This writer is finding it difficult to reconcile being thankful with being angry. Being thankful is easy. This nation was blessed with liberty and the natural resources to make the most of it. Yes, we did build it, the freest, most prosperous and generous nation the world has ever known.
The anger is because we are in the process of throwing it all away. Amend that. We have been throwing it away for decades and now are about to finish the job.
According to the false prophets we have permitted to control education, and what passes for culture, liberty and opportunity are not sufficient. Government must be empowered to provide equality of result. The young, and many not so young, are infected with disdain for a past about which they were never schooled. They don’t understand that the liberty and prosperity that define America did not happen in spite of the constitutional and moral order of our political inheritance, but because of it.
Matthew Spalding (We Still Hold These Truths, 2009) said it clearly and concisely:
“The idea of human dignity, that we were created in the image of God, forms the theological underpinning of the ideas of human nature and human equality–core principles of liberty. The notion that all men are sinners is the theological equivalent of the commonsense observation that human beings are drawn to their passions and prone to be selfish, and it informs the political idea that no one is to be trusted with absolute power or tempted to use it for personal gain.”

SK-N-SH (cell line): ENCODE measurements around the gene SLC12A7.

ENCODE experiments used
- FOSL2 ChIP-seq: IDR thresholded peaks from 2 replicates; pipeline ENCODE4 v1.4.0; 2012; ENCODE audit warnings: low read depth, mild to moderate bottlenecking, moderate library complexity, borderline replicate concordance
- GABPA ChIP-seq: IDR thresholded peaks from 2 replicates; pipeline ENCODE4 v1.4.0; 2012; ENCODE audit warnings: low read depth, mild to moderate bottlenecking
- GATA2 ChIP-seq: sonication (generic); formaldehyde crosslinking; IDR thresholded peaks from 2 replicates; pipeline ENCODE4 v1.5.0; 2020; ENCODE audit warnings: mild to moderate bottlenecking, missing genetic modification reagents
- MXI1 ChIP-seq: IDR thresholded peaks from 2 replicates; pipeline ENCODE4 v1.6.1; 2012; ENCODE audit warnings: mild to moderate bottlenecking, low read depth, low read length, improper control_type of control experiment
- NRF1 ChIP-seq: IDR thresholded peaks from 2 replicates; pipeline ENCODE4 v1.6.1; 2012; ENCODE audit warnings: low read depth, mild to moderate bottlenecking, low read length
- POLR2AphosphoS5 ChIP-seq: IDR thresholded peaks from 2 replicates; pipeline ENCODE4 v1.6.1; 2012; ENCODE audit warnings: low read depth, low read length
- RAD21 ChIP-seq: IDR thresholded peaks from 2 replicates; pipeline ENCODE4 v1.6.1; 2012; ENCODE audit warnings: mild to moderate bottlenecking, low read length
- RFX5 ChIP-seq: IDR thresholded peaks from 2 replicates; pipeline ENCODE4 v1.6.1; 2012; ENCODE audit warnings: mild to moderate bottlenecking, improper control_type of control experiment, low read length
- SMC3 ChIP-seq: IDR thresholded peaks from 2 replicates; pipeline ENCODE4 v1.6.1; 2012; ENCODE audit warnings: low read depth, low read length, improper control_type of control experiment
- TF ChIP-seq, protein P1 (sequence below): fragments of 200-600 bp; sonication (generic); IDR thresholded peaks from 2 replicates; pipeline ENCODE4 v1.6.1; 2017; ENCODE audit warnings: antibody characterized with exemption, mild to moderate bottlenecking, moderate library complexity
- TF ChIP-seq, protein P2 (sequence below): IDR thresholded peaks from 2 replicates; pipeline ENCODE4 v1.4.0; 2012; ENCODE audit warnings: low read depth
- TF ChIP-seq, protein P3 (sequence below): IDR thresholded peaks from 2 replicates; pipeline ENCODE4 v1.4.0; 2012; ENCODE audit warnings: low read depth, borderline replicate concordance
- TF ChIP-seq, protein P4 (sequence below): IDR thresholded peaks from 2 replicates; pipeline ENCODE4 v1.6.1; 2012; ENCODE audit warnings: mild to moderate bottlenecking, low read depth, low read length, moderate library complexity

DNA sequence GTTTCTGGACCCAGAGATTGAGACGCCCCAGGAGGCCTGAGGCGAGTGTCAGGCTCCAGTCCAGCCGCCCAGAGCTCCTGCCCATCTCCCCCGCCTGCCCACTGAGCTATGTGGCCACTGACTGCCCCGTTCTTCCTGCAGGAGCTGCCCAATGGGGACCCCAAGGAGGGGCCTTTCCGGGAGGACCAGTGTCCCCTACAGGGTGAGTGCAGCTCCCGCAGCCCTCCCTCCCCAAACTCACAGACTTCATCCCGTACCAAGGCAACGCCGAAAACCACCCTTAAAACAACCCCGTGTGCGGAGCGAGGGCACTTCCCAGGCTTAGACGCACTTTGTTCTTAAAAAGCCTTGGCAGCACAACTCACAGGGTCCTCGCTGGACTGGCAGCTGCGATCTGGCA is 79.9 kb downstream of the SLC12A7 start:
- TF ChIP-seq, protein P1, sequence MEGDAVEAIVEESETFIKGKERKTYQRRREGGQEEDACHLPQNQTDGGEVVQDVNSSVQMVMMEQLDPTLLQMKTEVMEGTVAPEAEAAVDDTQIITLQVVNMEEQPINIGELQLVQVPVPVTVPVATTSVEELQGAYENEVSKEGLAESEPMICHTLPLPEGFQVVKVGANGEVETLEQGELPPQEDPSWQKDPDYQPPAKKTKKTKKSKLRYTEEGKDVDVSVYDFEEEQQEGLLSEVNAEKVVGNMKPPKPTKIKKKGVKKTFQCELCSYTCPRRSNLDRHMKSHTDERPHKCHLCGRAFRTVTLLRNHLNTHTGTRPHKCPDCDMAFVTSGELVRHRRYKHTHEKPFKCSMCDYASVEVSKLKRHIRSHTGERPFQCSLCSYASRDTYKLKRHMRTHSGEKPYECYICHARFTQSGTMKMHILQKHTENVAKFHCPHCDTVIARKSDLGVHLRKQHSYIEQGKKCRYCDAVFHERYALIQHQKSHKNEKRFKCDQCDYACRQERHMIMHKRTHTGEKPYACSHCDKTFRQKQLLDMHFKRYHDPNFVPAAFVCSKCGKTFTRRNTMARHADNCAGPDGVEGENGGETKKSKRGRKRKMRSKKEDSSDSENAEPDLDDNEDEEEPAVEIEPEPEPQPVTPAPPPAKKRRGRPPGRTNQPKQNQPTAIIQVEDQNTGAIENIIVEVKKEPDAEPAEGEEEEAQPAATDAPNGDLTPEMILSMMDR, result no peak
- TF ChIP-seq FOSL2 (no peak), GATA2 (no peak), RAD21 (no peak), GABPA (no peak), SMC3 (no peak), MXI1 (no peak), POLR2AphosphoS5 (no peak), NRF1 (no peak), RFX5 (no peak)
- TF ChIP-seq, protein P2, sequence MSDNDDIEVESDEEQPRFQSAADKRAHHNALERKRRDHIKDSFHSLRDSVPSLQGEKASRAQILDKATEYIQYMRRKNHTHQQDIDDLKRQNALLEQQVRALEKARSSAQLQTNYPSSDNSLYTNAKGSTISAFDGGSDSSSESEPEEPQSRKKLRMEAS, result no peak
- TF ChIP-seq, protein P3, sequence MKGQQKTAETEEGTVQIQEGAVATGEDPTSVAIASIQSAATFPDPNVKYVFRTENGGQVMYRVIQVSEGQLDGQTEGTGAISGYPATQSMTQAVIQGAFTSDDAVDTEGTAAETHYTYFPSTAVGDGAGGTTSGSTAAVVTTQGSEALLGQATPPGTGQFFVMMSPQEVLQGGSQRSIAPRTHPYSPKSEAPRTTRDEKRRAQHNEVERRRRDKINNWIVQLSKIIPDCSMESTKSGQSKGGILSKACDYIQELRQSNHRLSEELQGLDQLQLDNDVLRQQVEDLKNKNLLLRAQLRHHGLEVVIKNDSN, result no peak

It is not only unbridled government and profligate spending that lead to ruin, but the abandonment of limits of all kinds. No nation in the history of the world has glorified decadence and fostered dependence and thrived.
But the lessons of history are wasted on egoists who believe themselves wiser than all the accumulated experience of humankind. So this Thanksgiving anger jousts with gratitude.
Me and mine are grateful today for our inheritance of liberty: for enjoying the bounty of our labors in the company of family and friends. But like Scrooge in the Christmas Carol the ghosts of possible futures haunt us.
The attempt made in recent decades by secularist thinkers to disengage the moral principles of western civilization from their scripturally based religious context, in the assurance that they could live a life of their own as “humanistic” ethics, has resulted in our “cut flower culture.” Cut flowers retain their original beauty and fragrance, but only so long as they retain the vitality that they have drawn from their now-severed roots; after that is exhausted, they wither and die. So with freedom, brotherhood, justice, and personal dignity — the values that form the moral foundation of our civilization. Without the life-giving power of the faith out of which they have sprung, they possess neither meaning nor vitality. Will Herberg, (Judaism and Modern Man, 1951)